Rapaport was bought out by a former employee and renamed REB toys, and is also known as Castings In and Miniaturemolds.com. They make a large variety of molds, many of which are copies of other figures. Their old 3-cavity metal molds cover World War II Toy solders, Civil War and cowboys, with some semi-round molds making older type figures. Two other metal ranges are worth noting. One is a selection of single cavity Revolutionary War and Civil War figures. The other is a set of single-cavity Napoleonic figures. Castings has silicon molds that make knights, American Civil War, Scotsmen, Coldstream Guard types, Western figures, Greeks (copies of Herald’s Trojans), various chess sets, dragons and other subjects. Most of the Civil War figures from their silicon molds are very high quality pieces, by the way.

It is easier to view molds in their catalog than on their site.

Click here for the link http://miniaturemolds.com/

Download their catalog here - http://miniaturemolds.com/media/Catalog0225.pdf

Dutkins makes vulcanized rubber molds and has an extensive assortment. Sculpting ranges from good to caricaturish. For instance, some shooting rifleman were obviously designed by someone who never fired a rifle. Also, some of Dutkins’ figures run large. One of the Civil War guys, the Revolutionary War soldiers and a couple of World War I Germans looks to be 65mm scale rather than 54mm, Dutkins makes some artillery you won’t see from other mold makers, such as a Civil War Gatling gun and World War I French 75mm gun. He also has molds for 25mm figures for ancients, Civil War and World War II. The civilian range is very nice, by the way.

Click on the link below for the website, then scroll down to "Lil Army Molds"

http://www.dutkins.com/catalog/index.cfm

Dunken is a reseller of Prince August. He also has molds that make copies of toy soldiers from Marx, Airfix and Matchbox. His Civil War range has copies of Marx 54mm figures. The World War II are mostly copies of Matchbox brand figures. There are Airfix German paratroopers, Soviet infantry and Japanese., as well as Marx Japanese. They had an Alamo range and West Pointers.

Click here for their website http://dunken.com/

Prince August is in Ireland. They make 40mm semi-round 7 Years War figures, full round 54mm Napoleonics and & Years War Prussians, 54mm knights and 40mm Vikings. Supposedly, these guys don’t want folks selling extra copies of their figures without paying them a royalty.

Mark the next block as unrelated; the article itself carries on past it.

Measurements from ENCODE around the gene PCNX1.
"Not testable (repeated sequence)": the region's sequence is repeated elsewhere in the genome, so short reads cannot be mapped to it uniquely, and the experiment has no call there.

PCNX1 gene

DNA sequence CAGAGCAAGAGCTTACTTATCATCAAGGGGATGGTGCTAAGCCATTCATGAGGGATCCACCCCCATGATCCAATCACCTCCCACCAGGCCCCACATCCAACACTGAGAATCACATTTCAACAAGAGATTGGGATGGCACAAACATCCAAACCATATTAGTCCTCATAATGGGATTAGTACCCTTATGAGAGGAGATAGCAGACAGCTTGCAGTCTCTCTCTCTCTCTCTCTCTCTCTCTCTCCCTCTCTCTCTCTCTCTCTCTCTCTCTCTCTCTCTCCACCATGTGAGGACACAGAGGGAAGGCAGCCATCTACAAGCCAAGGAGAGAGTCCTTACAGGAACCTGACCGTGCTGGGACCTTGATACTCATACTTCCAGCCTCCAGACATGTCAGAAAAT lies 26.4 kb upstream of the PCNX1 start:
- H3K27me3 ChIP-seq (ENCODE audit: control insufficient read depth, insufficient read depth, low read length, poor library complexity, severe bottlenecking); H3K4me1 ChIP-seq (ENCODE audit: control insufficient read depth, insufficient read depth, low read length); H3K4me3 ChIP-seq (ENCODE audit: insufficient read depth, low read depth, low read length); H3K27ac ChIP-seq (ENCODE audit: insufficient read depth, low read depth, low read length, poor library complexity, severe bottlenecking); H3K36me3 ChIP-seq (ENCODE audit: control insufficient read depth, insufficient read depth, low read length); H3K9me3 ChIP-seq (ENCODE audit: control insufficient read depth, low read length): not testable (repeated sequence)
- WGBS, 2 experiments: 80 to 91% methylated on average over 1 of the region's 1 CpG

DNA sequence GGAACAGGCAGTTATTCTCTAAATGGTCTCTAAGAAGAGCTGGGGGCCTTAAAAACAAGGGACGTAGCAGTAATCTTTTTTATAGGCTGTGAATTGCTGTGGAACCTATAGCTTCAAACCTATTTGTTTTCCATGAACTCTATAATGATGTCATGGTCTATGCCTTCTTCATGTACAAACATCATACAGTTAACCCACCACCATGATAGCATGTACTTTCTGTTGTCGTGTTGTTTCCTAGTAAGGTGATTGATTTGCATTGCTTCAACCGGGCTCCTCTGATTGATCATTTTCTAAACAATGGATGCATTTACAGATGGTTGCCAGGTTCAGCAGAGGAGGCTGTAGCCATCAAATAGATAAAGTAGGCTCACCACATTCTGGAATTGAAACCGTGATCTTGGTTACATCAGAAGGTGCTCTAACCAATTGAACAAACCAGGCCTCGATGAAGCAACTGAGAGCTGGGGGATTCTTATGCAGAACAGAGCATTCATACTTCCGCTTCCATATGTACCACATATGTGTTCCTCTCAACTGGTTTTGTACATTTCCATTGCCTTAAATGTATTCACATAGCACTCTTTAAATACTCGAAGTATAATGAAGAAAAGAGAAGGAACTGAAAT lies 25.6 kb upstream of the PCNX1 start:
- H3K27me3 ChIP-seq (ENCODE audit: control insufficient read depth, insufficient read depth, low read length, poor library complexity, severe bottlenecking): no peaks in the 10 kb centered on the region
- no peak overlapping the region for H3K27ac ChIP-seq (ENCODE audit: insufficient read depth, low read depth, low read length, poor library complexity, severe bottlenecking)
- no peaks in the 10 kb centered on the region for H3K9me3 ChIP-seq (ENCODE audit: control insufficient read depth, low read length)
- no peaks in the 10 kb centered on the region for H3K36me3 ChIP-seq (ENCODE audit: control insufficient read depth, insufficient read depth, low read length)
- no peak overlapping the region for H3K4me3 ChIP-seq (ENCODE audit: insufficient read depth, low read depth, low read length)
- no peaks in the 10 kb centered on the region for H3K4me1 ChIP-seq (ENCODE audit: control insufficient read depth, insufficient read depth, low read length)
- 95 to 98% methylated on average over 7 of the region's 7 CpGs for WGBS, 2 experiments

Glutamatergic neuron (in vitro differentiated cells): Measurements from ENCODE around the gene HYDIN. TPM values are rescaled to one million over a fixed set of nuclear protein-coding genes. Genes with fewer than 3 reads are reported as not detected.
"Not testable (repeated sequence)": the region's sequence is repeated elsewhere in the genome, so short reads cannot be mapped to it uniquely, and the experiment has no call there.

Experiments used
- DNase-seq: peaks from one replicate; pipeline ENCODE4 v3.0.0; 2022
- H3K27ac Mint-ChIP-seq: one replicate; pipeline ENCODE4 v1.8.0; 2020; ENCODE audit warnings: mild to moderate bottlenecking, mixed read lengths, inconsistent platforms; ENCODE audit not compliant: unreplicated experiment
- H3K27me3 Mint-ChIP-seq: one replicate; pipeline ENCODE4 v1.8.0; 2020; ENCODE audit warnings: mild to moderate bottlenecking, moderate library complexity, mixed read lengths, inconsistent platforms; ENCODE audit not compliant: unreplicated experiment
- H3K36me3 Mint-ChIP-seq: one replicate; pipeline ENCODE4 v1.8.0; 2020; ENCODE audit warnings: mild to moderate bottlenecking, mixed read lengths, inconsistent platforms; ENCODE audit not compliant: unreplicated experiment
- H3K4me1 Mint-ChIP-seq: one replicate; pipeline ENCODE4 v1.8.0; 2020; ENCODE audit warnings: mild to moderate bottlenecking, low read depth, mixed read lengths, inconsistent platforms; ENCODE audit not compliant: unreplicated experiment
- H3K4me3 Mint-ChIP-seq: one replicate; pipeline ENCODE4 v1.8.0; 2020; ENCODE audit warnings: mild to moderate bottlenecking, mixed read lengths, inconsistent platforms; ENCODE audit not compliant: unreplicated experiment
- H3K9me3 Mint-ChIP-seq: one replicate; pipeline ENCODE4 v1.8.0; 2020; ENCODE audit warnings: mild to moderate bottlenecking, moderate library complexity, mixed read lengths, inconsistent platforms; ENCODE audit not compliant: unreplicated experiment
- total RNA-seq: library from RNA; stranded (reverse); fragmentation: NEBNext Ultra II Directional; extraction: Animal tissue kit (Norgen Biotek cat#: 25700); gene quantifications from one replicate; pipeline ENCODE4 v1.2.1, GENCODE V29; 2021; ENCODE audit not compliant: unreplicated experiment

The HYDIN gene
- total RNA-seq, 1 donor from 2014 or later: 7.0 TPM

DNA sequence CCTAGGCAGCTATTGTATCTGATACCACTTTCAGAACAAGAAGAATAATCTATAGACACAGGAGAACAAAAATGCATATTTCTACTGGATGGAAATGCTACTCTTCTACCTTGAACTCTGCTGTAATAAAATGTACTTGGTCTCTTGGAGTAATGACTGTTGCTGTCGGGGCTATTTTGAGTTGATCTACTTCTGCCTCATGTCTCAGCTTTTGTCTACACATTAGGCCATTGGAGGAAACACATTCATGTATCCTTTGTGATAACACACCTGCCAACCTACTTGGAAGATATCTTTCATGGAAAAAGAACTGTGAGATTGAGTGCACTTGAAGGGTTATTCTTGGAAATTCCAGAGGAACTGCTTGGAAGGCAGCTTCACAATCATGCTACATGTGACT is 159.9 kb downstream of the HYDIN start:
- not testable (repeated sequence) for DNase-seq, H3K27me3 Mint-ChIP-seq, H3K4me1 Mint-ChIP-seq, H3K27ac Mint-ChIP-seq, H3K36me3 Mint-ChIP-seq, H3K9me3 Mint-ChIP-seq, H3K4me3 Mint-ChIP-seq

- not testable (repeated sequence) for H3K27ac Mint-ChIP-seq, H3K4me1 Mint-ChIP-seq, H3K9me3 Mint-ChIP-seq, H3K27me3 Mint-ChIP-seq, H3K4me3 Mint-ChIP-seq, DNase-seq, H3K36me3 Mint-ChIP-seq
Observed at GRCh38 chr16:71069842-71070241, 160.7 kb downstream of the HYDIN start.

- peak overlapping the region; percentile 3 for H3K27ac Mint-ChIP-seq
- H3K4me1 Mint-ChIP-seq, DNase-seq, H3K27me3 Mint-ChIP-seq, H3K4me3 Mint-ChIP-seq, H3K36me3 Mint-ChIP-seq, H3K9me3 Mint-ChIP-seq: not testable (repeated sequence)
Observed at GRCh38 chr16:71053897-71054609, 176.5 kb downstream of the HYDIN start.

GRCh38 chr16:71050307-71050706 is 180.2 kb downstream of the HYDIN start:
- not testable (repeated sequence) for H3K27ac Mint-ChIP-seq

http://www.princeaugust.ie/

Download their catalog here: http://shop.princeaugust.ie/content/pdfs/prince-august-catalogue-2014.pdf

Nurnberger Meistezinn made metal molds of semi-round Renaissance and 7 years war figures in 42mm scale. Some are closer to full round. The figures themselves are very nice.

http://www.meisterzinn.de/metallgiessformen.php

Casting Instructions http://miniaturemolds.com/media/Casting-Instructions.pdf

4 comments:

  1. Magnificent and detailed article on a hobby that I have loved since I was a young boy. Cast, cleaning and especially painting the "figs" has always brought me joy. Thank you Thor!

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    1. More good news. I have a Homecasting discussion group on FaceBook at https://www.facebook.com/groups/homecasting/ Come join us!

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  2. Do you know if you can use the moulds with aluminum?

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    1. The regular toy soldier molds cannot be used with aluminum. The standard metal, silicon and rubber molds are meant for metals heated to 650 degrees F or lower. Aluminum has a much higher melting point and so would destroy the molds. The melting point of aluminum is 1,221 degrees F.